LDF: We must not brush aside the Highways issue : 27th January 2010

One of the most important issues which should concern Council members is the impact of the proposals in the Council’s Local Development Framework (the new local plan – LDF for short) on the local highway network.


The Council’s proposals include over 3,000 new houses and a new superstore with a 29,000 sq. ft. floor area.


On 29th October 2009, members were invited to consider the LDF in discussion, so as to assist them to choose their preferred options for the LDF. The decisions on the preferred options were to be made at a Council meeting on 15th December.


 At the meeting on 29th October, we were told that a Highways Transportation Impact Study would be provided to members before the meeting of 15th December. It subsequently transpired that a draft of this highways impact study was due at Ryedale’s offices the week after 29th October. It is not clear when it did arrive, but a letter from a Council officer dated 23rd November acknowledges that it had been received.


I used to believe that, by law, every Council member is entitled to receive copies of all the documents that are required to enable members to carry out their duties as elected representatives. I would have thought it was reasonable to request sight of this draft document, so that if the draft was changed, the process of amending it would have been transparent. I was refused sight of this document – and have still not seen it.


At the meeting of 15th December, no highways transportation impact study was produced. Instead, five minutes before the meeting, members were issued with a copy of a letter which had been faxed that day from North Yorkshire County Council.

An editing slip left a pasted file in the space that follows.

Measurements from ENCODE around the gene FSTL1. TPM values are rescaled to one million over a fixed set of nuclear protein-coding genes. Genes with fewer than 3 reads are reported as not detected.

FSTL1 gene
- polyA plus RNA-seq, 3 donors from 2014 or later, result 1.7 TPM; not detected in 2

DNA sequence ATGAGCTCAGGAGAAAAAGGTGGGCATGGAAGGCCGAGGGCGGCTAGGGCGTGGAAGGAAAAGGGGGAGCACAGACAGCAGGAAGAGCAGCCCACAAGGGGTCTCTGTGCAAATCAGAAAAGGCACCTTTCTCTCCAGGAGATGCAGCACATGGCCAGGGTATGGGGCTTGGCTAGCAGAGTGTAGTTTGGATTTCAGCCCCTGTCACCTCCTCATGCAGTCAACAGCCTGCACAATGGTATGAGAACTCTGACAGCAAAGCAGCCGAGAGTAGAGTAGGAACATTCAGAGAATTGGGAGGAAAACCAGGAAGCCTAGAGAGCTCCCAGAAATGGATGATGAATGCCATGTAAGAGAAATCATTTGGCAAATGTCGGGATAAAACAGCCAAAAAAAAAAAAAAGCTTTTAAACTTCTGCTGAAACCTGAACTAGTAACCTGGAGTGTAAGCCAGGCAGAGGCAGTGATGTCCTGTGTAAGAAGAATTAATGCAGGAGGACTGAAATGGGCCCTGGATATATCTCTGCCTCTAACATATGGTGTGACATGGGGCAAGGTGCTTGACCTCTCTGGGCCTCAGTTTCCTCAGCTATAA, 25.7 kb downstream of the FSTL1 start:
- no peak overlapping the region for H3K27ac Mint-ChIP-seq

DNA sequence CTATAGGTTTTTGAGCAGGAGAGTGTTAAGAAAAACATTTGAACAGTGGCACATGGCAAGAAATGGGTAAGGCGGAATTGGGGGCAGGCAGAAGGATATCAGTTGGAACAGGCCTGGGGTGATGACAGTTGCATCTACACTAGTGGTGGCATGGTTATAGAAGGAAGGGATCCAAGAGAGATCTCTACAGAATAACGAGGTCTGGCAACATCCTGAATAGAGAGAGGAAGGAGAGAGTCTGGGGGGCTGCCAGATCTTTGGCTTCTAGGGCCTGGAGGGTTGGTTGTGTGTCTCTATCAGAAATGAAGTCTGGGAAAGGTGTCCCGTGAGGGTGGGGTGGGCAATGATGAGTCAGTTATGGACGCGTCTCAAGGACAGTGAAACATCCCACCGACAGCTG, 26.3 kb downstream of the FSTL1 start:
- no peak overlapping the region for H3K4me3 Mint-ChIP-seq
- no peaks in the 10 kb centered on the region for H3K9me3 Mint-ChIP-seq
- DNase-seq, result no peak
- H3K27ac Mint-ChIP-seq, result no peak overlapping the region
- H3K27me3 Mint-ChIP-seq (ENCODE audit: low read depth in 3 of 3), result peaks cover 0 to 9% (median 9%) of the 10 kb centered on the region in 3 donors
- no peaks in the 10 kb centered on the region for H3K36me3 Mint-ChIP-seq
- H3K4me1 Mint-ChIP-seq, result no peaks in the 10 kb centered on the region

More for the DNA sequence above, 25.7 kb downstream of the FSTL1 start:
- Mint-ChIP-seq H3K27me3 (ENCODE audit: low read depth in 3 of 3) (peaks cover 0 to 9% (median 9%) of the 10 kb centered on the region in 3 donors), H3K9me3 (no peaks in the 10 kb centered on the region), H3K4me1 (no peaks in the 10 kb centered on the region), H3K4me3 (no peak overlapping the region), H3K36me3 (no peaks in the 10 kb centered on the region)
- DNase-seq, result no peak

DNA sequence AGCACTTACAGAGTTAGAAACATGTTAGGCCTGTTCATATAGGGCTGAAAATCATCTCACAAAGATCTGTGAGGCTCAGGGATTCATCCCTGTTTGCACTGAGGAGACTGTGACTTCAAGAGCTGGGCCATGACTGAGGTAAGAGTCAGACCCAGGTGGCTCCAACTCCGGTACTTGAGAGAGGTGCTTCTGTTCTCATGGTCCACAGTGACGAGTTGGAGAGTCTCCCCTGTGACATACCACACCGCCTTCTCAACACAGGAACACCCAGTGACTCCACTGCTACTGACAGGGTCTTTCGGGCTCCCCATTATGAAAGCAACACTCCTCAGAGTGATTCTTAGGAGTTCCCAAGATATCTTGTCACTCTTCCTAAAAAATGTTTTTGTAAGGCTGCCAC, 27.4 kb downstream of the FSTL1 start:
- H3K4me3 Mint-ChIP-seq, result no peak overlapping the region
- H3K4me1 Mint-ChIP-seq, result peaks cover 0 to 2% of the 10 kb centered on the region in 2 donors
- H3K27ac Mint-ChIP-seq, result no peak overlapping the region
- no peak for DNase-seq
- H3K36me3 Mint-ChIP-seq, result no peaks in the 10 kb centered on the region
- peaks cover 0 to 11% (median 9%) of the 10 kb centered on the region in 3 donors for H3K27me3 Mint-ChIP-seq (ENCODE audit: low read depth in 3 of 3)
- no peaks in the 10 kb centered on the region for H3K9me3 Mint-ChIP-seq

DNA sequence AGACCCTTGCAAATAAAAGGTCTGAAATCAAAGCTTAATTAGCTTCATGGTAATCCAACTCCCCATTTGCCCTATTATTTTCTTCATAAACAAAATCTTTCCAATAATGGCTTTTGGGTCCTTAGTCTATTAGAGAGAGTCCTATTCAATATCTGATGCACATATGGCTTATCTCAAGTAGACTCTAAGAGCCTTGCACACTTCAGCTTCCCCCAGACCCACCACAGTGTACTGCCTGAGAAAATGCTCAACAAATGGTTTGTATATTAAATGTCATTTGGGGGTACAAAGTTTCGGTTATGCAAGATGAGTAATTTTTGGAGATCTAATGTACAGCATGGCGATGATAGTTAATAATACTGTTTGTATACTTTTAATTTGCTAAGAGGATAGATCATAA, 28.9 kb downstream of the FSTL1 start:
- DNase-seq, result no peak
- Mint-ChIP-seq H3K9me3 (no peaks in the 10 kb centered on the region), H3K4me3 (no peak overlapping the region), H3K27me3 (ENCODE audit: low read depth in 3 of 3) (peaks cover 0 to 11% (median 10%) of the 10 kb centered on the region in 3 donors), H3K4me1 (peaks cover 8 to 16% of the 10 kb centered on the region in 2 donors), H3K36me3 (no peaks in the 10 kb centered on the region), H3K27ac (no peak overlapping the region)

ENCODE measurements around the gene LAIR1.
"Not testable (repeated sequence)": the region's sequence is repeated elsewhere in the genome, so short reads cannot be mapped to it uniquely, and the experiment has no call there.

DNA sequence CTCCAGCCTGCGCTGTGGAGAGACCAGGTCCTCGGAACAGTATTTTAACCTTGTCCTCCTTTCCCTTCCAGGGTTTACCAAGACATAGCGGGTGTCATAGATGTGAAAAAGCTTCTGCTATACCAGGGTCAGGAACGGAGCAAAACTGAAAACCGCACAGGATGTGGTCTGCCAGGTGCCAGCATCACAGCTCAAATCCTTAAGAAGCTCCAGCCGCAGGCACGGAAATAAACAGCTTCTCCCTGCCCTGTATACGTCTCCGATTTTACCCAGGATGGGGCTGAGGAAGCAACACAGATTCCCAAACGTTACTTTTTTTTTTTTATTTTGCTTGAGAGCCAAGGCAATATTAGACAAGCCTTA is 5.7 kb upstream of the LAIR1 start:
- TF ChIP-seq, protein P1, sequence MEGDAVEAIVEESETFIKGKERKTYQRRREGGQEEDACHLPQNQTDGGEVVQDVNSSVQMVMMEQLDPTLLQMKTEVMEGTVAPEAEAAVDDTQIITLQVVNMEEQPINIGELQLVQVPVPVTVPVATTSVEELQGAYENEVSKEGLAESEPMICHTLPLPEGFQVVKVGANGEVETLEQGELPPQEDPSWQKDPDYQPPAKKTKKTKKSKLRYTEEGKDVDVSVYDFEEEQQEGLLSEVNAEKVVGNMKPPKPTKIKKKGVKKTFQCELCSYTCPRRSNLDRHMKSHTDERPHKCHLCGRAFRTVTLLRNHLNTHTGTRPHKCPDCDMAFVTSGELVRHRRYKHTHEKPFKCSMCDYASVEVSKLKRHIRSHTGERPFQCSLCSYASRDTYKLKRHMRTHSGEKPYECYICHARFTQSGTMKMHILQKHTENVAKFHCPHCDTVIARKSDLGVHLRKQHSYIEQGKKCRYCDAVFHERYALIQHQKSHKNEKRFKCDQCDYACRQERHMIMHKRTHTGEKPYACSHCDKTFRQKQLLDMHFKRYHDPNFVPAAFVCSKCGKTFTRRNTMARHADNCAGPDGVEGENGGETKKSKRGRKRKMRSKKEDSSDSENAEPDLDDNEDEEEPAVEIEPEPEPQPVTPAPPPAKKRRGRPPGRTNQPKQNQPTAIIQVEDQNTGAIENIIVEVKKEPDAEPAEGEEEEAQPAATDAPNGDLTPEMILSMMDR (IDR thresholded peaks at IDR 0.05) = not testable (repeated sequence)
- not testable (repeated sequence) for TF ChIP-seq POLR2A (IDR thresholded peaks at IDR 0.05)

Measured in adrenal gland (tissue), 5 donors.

The relevant paragraph of this letter begins with words which remind one of Alistair Campbell: “NYCC in collaboration with RDC are refining the presentation of the information in the final report”. The letter goes on to say: “However results from the modelling work show that a variation of Scenario 4 (based on reduction in the residential allocation from 3,665 units to 2,165 units) identified within the STA can be accommodated on the local highway network” (with “deliverable” junction improvements) “without an unacceptable highway impact”.


My recollection is that members were not told what was meant by “Scenario 4”, what the other scenarios were, why scenario 4 had been chosen, or whether or not scenario 4 included a superstore. Nor can I recall an explanation being offered as to why the Council was being recommended to allocate land for 3,000 new houses, when NYCC appeared to be recommending a reduction to 2,165 units.


Members were then asked to consider the “preferred options” which had been recommended in the agenda. These included allocation of land for 200 houses a year over the 15 year plan period, and the location of at least half of these in Malton and Norton.


Members were also asked to agree a “preferred option” which, in effect (if sustained by a government inspector), will give the green light for a new 29,000 sq.ft net sales area superstore (selling food and non-food items) at Wentworth Street Car Park.


I was the only member to vote against these proposals. I did so because I thought there was insufficient information before the Council on which to base their decisions.


I leave readers to form their own conclusions on the likely impact of these proposals on our local highway network. It was astonishing that all the other ward members from Malton and Norton voted for these recommendations, in these circumstances.


The Council’s preferred options will go out to public consultation in February.


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